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Rabbi A. Nitzan Stein Kokin 

 

Everyone has a name that God gives and one’s father and mother give.

Everyone has a name that stature and the curve of one’s smile give and the weave of one’s clothing gives.

Everyone has a name that the mountains give and the walls of one’s city give.

Everyone has a name that the stars give and one’s neighbors give.

Everyone has a name that one’s offenses give and one’s longing gives.

Everyone has a name that enemies give and love for others gives.

Everyone has a name birthday celebrations give and one’s work gives.

Everyone has a name that the seasons of the year give and our blindness gives.

Everyone has a name that the sea gives and one’s death gives.

Zelda [translated by Marcia Falk]

By our names we are known to those who are around us. A name defines us to others. It is one of the first things people learn about us when we introduce ourselves. Some names reveal certain aspects of our lives, for example the loving nicknames parents give their children or the professional “artist” name that creates a public persona. Some people acquire a new name when they experience a major life change, e.g. marriage, conversion or overcoming severe illness. Our patriarchs are good examples: Abram becomes Abraham, the “heh” signifying God's blessing to become the father of many nations, (Gen 17:5) and Jacob is renamed Yisrael, having ”striven with beings divine and human and prevailed.” (Gen 32: 29)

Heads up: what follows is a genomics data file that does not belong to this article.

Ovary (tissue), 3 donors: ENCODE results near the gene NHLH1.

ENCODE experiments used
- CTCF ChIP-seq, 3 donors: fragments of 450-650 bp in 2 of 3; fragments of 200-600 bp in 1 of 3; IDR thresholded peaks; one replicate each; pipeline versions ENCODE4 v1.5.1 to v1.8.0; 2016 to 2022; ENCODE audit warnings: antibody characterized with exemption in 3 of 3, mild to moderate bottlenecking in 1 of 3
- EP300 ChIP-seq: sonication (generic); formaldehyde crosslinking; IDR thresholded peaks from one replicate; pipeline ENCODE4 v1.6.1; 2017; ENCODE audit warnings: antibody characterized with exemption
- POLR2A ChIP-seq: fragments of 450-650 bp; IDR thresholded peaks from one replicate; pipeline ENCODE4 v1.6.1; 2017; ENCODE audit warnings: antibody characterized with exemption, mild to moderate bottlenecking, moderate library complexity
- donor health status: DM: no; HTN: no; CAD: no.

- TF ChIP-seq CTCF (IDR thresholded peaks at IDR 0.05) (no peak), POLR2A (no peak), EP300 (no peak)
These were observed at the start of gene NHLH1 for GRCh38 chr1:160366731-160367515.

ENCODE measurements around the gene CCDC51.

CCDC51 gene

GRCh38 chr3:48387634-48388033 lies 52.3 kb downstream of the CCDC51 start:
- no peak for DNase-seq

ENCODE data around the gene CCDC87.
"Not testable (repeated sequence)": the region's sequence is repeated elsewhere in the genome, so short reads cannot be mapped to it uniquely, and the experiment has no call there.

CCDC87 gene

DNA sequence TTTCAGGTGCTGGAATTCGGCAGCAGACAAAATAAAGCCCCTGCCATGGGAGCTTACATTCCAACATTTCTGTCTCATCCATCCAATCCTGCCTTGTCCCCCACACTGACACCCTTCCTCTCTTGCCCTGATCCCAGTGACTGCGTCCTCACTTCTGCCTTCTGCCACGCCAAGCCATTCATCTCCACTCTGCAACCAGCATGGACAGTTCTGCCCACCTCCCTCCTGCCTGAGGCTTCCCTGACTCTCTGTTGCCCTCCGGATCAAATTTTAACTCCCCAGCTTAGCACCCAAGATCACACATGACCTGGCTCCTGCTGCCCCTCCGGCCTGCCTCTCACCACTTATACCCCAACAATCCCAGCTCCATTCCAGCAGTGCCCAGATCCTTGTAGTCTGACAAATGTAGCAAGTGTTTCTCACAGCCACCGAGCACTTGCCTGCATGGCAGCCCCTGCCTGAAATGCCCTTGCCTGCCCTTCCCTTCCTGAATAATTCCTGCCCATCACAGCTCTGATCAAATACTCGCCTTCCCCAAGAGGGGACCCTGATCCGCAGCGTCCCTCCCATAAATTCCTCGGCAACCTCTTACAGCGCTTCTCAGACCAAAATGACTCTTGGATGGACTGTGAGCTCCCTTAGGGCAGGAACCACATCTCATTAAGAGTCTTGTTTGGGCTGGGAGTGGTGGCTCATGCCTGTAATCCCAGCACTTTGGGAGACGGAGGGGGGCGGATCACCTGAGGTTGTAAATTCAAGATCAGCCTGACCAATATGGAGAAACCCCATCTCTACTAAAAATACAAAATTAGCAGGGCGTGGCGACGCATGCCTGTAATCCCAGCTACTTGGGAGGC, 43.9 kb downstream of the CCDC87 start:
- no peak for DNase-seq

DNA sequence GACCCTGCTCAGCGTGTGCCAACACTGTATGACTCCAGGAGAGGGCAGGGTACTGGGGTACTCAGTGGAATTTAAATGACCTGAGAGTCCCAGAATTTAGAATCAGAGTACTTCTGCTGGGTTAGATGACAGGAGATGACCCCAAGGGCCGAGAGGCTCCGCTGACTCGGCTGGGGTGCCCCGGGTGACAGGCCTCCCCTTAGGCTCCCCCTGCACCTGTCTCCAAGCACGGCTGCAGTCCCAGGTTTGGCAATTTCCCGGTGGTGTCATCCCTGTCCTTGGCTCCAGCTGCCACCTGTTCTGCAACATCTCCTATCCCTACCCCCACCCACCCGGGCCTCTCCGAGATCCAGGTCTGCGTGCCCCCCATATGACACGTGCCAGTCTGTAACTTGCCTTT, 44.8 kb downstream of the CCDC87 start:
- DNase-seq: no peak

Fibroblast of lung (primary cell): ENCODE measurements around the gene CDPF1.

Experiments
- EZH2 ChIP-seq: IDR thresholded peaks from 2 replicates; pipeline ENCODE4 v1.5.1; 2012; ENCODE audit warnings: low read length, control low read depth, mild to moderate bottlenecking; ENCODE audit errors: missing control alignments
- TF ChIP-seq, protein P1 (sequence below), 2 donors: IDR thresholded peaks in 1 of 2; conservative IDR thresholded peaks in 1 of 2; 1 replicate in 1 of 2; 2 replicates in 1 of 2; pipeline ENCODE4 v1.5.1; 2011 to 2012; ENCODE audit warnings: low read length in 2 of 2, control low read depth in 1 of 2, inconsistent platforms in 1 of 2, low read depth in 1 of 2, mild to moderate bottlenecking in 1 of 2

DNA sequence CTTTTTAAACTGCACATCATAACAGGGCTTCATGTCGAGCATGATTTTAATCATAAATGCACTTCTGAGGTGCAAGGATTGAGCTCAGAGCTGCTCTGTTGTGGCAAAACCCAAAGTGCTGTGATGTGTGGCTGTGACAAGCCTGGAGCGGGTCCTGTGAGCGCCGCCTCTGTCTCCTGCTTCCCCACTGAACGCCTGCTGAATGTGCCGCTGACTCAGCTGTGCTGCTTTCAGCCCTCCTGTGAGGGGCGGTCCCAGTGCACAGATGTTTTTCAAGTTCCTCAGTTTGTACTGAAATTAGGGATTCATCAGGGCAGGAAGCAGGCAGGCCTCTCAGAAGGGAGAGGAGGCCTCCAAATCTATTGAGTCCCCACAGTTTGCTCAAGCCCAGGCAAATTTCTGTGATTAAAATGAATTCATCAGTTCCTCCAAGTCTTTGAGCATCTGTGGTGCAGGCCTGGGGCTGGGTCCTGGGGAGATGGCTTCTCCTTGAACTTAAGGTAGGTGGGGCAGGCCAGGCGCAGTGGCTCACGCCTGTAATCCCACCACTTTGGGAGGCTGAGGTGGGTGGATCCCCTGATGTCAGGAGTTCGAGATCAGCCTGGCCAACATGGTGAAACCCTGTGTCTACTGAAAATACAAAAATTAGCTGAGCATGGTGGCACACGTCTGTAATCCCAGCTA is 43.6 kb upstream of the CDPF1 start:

Our rabbis teach us that “every time one increases the number of good deeds they perform, they add to their good name. You find that one is known by three names: the name by which their father and mother call them,

the name by which other people call them, and the one they earn for themselves; the most important name is the one you earn for yourself.” (Midrash Tanchuma, Vayakhel 1:1)

This Midrash emphasizes our agency in building the name we stand for. On the cusp of a new year, this text reminds us to pause and think -- what name do we want to make for ourselves in 2022?

All well and good, but in this week’s parshah, VaEira, it is God Godself who changes names.

“I am YHVH. I appeared to Abraham, Isaac and Jacob as El Shaddai, but I did not make Myself known to them by My name YHVH. I also established My covenant with them,.... I have now heard the moaning of the Israelites because the Egyptians are holding them in bondage, and I have remembered My covenant. …Say, therefore, to the Israelite people: I am the YHVH.” (Exodus 6: 1-6)

Jewish tradition knows God by many names, HaMakom (the place), HaShem (the name), HaTzur (the rock), etc. to name just a few. So what prompts God to take on a new name as God is about to be reintroduced to the Israelites, who by this point have grown from a small, free family into a nation of slaves? Our commentators point out that YHVH stands for the fulfillment of the promise to the patriarchs. And yet its realization here is coupled with an open-ended name. For as we learned last week at the burning bush, the meaning of YHVH is “Ehyeh Asher Ehyeh” -- “I will be who I will be.” In VaEira, God seems to tell us “I was who I was” and now I will change and things will change. How does this help?

I take comfort in the notion of an ever-evolving God, as reflected in the name YHVH. For me, this is a sign that wherever we are, in whatever times we live and however our reality is in flux, God is right with us, a partner upon whom we can rely. If we stay connected in the covenantal partnership with this ever-changing God, we can empower ourselves to reshape our lives for the better. May we all feel God’s presence and merit the names to which we aspire in 2022. JN

Rabbi Nitzan Stein-Kokin is the spiritual leader of Beth El Congregation in Phoenix.